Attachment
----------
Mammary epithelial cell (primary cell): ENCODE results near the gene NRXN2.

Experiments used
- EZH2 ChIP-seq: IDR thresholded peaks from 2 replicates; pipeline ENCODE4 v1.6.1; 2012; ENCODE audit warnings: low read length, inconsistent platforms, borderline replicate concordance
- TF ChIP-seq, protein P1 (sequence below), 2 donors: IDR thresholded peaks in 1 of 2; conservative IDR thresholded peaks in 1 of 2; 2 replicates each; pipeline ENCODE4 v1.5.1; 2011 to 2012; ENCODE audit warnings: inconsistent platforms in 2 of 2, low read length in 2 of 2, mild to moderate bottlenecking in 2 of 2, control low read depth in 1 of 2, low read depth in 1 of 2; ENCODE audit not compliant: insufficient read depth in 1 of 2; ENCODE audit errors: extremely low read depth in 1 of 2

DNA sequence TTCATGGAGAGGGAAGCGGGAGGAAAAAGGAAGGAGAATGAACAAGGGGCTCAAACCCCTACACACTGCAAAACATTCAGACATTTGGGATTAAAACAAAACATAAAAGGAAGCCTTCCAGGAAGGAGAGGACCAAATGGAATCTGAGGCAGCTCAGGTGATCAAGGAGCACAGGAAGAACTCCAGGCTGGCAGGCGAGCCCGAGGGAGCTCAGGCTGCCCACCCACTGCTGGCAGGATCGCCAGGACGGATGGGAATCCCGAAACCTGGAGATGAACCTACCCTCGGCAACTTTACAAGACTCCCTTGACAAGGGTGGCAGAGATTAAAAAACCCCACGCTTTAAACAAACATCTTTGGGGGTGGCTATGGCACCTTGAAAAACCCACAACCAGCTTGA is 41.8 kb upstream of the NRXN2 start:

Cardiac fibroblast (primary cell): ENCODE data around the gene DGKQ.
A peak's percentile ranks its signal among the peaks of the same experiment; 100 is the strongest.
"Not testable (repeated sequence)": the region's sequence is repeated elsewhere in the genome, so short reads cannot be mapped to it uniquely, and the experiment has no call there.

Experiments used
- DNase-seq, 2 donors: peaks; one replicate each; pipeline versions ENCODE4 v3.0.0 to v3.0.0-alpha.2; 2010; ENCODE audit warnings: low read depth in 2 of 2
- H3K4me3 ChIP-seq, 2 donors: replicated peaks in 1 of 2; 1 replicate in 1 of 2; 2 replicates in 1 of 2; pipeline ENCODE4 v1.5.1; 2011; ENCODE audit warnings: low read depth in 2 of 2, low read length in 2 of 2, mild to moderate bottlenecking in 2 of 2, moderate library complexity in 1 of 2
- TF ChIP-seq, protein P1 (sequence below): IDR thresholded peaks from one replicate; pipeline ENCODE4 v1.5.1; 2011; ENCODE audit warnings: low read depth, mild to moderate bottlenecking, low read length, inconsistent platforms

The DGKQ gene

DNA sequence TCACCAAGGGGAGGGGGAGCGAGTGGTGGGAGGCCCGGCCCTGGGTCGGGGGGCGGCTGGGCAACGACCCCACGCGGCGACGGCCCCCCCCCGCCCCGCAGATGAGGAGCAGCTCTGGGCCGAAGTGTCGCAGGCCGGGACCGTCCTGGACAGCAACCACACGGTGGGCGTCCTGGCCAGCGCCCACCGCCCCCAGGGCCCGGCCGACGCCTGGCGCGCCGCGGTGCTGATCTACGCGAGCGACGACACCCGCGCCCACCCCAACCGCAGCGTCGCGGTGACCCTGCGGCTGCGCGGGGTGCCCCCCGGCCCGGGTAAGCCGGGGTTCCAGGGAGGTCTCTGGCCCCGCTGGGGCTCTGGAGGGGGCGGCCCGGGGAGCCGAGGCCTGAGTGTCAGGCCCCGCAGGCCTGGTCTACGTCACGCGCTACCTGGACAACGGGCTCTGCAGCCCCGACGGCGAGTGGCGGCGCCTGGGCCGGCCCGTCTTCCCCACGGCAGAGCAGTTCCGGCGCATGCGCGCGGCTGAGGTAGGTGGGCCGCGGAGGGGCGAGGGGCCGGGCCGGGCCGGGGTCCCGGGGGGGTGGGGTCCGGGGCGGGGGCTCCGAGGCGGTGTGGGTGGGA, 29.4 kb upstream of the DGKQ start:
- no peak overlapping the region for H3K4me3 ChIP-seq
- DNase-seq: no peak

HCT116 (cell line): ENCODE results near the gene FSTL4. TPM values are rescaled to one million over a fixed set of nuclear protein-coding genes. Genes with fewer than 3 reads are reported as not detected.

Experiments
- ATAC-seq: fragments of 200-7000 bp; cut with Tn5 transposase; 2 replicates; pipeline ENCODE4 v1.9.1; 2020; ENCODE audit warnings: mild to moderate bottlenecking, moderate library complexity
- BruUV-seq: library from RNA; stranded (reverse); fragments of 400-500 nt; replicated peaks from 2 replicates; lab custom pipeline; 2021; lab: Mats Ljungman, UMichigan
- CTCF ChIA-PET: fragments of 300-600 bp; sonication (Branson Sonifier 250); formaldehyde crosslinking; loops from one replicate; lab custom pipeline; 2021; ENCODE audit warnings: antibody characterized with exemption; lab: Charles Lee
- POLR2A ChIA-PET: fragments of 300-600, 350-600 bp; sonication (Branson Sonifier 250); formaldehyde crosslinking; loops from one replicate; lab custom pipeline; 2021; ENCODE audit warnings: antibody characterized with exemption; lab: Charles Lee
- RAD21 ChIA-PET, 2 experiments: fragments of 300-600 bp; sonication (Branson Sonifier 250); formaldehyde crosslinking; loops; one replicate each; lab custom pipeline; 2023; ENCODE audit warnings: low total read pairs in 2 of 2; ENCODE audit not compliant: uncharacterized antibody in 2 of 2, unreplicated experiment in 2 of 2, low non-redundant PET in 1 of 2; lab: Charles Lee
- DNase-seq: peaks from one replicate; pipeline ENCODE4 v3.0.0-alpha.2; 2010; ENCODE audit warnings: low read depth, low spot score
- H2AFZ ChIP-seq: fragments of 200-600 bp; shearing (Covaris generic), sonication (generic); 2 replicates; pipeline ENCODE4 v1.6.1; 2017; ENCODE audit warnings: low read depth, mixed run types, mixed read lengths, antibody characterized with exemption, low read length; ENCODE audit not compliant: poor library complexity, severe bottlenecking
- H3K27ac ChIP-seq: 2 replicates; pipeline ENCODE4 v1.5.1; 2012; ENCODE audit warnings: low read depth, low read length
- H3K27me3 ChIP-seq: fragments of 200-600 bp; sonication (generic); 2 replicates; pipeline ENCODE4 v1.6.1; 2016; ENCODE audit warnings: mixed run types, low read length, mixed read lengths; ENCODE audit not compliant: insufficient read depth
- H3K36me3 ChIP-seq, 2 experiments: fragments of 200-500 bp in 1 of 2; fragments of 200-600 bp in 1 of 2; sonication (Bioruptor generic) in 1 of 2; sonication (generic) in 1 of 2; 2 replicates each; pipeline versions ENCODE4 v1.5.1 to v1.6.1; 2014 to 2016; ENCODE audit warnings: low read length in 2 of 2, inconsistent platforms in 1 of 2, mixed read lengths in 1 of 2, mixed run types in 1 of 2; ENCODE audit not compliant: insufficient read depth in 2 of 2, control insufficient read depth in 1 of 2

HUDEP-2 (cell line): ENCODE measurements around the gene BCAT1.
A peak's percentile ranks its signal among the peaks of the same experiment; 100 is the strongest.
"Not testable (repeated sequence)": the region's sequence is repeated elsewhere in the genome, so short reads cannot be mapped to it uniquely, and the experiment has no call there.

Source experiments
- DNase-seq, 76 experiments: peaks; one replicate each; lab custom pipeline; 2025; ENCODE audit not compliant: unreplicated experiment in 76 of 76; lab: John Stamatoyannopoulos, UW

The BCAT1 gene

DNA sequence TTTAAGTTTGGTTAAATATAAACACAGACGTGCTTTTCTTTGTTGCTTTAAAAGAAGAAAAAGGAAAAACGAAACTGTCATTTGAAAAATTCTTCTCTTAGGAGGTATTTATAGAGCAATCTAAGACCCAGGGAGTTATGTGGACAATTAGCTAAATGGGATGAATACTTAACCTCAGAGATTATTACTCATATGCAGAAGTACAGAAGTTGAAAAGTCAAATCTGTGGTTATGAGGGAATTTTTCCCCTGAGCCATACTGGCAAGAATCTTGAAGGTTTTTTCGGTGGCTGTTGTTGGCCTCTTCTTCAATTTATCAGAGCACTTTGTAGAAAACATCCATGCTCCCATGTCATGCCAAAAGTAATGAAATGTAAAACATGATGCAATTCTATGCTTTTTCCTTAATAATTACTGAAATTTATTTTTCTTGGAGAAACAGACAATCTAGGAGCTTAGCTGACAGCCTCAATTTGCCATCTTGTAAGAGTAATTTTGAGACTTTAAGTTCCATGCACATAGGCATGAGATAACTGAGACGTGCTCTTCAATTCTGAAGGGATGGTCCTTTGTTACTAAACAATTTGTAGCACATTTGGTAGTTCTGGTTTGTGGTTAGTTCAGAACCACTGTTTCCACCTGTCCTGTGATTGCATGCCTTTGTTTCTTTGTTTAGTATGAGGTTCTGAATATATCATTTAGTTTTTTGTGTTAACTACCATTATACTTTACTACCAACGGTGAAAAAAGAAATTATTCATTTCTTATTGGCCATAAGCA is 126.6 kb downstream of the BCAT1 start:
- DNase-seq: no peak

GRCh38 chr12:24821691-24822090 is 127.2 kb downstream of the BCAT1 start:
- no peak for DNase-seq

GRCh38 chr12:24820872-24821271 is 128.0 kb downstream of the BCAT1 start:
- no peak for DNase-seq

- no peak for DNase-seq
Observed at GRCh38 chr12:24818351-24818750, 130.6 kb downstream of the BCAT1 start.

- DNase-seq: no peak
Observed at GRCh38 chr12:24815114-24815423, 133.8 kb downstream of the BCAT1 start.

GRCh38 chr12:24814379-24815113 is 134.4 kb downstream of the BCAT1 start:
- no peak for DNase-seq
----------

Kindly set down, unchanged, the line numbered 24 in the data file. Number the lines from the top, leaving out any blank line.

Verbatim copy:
- DNase-seq: peaks from one replicate; pipeline ENCODE4 v3.0.0-alpha.2; 2010; ENCODE audit warnings: low read depth, low spot score